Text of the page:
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OPINION | THOMAS G. CUTLER AND WILLIAM D. WOFFORD: Matter of security

Child nutrition programs protect U.S. by THOMAS G. CUTLER AND WILLIAM D. WOFFORD SPECIAL TO THE DEMOCRAT-GAZETTE | April 26, 2021 at 2:12 a.m.

Last month, the Senate Agriculture, Nutrition, and Forestry Committee held a hearing titled "Child Nutrition Reauthorization: Healthy Meals and Healthy Futures." As the former commanding generals of the Michigan and Arkansas National Guards who deeply understand the critical role that child nutrition programs play in our national security, we applaud Chairwoman Debbie Stabenow and Ranking Member John Boozman for their decision to prioritize this hearing.

It has now been over a decade since Congress last reauthorized child nutrition programs with the passage of the Healthy, Hunger-Free Kids Act of 2010 (HHFKA). Reauthorization is long overdue, and the covid-19 pandemic has only underscored the urgent need to evaluate existing programs and identify ways to adapt and modernize them to serve more children in need.

Military leaders in this country have been stressing the link between child nutrition programs and national security for generations. Malnutrition emerged as a major national concern following the Great Depression, and was the reason that nearly 40 percent of those drafted during World War II were unable to serve.

Following World War II, testimony from the head of the Selective Service highlighting the issue of malnutrition was one of the primary driving forces behind congressional action to create the National School Lunch Program. The final legislation approved in 1946 included a policy statement declaring that the program was established "as a measure of national security."

Building on this foundation of advocacy, the retired generals and admirals of Mission: Readiness were actively engaged during the last successful child nutrition reauthorization effort and championed the passage of the landmark Healthy, Hunger-Free Kids Act. This act created strong nutrition standards for school meals, ensuring that young people ate more fruits, vegetables, and whole grains, and consumed less sodium. It also improved standards for snacks and provided greater financing and technical support to schools providing meals and snacks to students.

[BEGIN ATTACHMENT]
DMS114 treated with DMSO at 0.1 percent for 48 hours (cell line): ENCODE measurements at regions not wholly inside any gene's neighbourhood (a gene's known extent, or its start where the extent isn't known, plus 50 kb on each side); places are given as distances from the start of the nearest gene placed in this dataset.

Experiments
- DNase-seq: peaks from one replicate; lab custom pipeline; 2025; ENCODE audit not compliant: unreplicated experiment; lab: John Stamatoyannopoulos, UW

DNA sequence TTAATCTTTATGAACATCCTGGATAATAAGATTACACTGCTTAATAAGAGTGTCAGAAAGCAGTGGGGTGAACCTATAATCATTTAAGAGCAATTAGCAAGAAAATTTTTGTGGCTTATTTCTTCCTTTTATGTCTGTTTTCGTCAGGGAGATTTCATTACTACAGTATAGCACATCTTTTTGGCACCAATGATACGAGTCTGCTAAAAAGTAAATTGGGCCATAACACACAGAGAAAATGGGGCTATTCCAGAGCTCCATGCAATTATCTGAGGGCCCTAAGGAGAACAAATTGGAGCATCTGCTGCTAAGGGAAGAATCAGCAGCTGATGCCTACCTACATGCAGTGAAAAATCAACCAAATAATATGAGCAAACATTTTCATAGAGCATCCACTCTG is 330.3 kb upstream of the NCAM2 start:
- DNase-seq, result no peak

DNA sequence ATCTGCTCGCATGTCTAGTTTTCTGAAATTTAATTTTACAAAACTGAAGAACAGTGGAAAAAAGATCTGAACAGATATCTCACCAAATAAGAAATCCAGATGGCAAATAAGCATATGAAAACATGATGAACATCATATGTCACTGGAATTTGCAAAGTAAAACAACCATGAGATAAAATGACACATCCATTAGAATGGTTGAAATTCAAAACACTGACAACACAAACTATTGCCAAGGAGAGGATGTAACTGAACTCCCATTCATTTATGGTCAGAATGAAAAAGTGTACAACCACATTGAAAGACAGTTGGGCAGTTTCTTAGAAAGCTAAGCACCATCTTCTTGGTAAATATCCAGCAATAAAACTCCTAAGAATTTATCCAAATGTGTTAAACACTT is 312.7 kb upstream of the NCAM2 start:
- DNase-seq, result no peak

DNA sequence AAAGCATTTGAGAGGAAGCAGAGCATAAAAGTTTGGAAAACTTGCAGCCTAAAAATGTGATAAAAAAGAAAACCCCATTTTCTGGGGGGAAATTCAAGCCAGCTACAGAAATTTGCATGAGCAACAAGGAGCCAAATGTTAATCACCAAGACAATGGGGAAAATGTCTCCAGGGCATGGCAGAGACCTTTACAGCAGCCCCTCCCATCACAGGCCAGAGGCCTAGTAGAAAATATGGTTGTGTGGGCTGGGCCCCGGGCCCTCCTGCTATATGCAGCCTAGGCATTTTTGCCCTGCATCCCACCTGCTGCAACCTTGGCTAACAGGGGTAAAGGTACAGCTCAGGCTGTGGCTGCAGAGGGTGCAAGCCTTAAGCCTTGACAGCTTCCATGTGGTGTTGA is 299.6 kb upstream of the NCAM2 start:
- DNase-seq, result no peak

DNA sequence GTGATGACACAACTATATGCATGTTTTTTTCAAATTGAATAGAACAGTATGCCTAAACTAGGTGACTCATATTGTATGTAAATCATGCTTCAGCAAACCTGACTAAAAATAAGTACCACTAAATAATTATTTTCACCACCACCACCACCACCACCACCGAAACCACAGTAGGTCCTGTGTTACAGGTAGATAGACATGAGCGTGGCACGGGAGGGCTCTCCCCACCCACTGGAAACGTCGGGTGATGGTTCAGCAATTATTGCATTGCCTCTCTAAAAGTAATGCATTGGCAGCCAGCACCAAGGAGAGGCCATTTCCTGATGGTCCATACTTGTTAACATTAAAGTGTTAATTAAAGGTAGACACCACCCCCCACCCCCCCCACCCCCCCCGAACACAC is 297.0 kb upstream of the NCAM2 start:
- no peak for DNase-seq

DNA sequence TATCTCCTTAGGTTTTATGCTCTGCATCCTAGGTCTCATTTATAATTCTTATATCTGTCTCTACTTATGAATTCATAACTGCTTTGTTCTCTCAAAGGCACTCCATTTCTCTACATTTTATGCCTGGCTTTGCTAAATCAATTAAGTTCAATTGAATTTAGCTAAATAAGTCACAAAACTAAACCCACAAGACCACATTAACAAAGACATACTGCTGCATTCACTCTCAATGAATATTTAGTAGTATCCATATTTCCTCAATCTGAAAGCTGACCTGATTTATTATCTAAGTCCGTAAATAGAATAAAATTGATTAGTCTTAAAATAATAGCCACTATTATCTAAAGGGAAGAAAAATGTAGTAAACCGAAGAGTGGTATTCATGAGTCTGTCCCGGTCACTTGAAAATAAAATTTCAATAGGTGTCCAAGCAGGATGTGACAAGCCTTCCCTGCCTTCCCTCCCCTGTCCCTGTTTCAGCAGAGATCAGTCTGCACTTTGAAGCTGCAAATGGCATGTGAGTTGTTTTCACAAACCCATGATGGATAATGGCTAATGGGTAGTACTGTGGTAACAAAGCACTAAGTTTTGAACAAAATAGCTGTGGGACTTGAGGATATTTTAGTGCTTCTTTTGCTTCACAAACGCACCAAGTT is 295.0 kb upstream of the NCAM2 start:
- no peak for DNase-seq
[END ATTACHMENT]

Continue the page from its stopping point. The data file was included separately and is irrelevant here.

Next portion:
It is now time to build on these successes.

Military leaders continue their commitment to strengthening child nutrition programs because 71 percent of 17- to 24-year-olds across the nation are ineligible for service, with obesity being a leading medical disqualifier. Malnutrition often manifests as obesity when there is a consistent lack of access to affordable, healthy foods, leading to the consumption of cheaper and more accessible foods that lack nutritional value.

That is why providing young people with better access to fresh and nutritious foods is so critical to military readiness and national security. We know that, in order for the military to continue to maintain a strong, all-volunteer force, we must ensure that those interested in service can qualify. However, regardless of whether a young person chooses to serve in the military, addressing child malnutrition is an important component of our overall strength as a nation.

As the Senate considers how to advance child nutrition reauthorization legislation, we urge lawmakers to prioritize the following reforms to school meal programs outlined in Mission: Readiness' Nutrition Roadmap: maintaining strong nutrition standards for school meals and snacks, increasing investments in meal infrastructure that allow schools to better distribute fresh fruits and vegetables to students, increasing federal meal reimbursement rates, expanding access to summer meals, and permanently incorporating flexibilities for school meal programs established during the pandemic.

Lawmakers must also take steps to update and expand the Special Supplemental Nutrition Program for Women, Infants, and Children (WIC). We support efforts to update food packages at least every five years, aligning with publication of USDA Dietary Guidelines; permanently authorize pandemic adaptations to WIC, such as remote enrollment and issuance of benefits; and expand WIC eligibility for children to their sixth birthday or when they enter kindergarten, whichever comes first.

We know that advancing child nutrition reauthorization legislation is no small task, and that it will require lawmakers to make difficult decisions. We understand from our own experiences as adjutants general that this will require skilled leadership, bipartisan compromise, and a careful focus on long-term success.

We thank the Senate Agriculture, Nutrition, and Forestry Committee for taking the steps to begin this important work, and we look forward to working with a bipartisan coalition of lawmakers to ensure the advancement of reauthorization legislation.


Thomas G. Cutler is a retired U.S. Air Force Major General and the former Adjutant General of Michigan. William D. Wofford is a retired U.S. Army Major General and the former Adjutant General of Arkansas. They are both members of Mission: Readiness.

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